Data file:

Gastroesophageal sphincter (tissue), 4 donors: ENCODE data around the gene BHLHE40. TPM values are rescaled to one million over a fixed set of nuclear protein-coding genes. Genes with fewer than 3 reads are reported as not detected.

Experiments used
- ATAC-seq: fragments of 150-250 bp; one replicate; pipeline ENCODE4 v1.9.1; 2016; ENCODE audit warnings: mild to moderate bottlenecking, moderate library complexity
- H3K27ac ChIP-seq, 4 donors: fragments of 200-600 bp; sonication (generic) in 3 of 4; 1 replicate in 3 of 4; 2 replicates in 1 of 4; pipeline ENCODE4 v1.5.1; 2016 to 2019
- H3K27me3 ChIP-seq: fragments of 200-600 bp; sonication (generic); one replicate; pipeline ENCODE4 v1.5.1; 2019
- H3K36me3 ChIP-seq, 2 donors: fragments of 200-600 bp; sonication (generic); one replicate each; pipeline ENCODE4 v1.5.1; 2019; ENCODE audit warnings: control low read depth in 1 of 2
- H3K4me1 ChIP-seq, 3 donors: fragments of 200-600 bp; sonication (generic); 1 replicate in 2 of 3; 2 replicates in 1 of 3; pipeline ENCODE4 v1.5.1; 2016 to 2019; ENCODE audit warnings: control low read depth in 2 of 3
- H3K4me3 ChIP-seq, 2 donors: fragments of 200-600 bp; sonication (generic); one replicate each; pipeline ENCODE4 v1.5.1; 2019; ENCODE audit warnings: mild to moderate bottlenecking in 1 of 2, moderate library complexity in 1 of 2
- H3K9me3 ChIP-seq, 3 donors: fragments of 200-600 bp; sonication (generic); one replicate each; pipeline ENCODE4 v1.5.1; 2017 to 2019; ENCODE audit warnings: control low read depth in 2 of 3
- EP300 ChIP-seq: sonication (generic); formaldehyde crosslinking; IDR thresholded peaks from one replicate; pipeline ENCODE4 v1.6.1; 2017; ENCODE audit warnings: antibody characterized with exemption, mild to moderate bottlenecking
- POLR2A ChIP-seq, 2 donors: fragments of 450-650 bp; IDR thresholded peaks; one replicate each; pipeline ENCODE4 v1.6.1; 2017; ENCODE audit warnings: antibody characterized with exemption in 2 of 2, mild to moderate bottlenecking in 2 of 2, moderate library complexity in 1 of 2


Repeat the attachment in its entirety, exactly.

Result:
Gastroesophageal sphincter (tissue), 4 donors: ENCODE data around the gene BHLHE40. TPM values are rescaled to one million over a fixed set of nuclear protein-coding genes. Genes with fewer than 3 reads are reported as not detected.

Experiments used
- ATAC-seq: fragments of 150-250 bp; one replicate; pipeline ENCODE4 v1.9.1; 2016; ENCODE audit warnings: mild to moderate bottlenecking, moderate library complexity
- H3K27ac ChIP-seq, 4 donors: fragments of 200-600 bp; sonication (generic) in 3 of 4; 1 replicate in 3 of 4; 2 replicates in 1 of 4; pipeline ENCODE4 v1.5.1; 2016 to 2019
- H3K27me3 ChIP-seq: fragments of 200-600 bp; sonication (generic); one replicate; pipeline ENCODE4 v1.5.1; 2019
- H3K36me3 ChIP-seq, 2 donors: fragments of 200-600 bp; sonication (generic); one replicate each; pipeline ENCODE4 v1.5.1; 2019; ENCODE audit warnings: control low read depth in 1 of 2
- H3K4me1 ChIP-seq, 3 donors: fragments of 200-600 bp; sonication (generic); 1 replicate in 2 of 3; 2 replicates in 1 of 3; pipeline ENCODE4 v1.5.1; 2016 to 2019; ENCODE audit warnings: control low read depth in 2 of 3
- H3K4me3 ChIP-seq, 2 donors: fragments of 200-600 bp; sonication (generic); one replicate each; pipeline ENCODE4 v1.5.1; 2019; ENCODE audit warnings: mild to moderate bottlenecking in 1 of 2, moderate library complexity in 1 of 2
- H3K9me3 ChIP-seq, 3 donors: fragments of 200-600 bp; sonication (generic); one replicate each; pipeline ENCODE4 v1.5.1; 2017 to 2019; ENCODE audit warnings: control low read depth in 2 of 3
- EP300 ChIP-seq: sonication (generic); formaldehyde crosslinking; IDR thresholded peaks from one replicate; pipeline ENCODE4 v1.6.1; 2017; ENCODE audit warnings: antibody characterized with exemption, mild to moderate bottlenecking
- POLR2A ChIP-seq, 2 donors: fragments of 450-650 bp; IDR thresholded peaks; one replicate each; pipeline ENCODE4 v1.6.1; 2017; ENCODE audit warnings: antibody characterized with exemption in 2 of 2, mild to moderate bottlenecking in 2 of 2, moderate library complexity in 1 of 2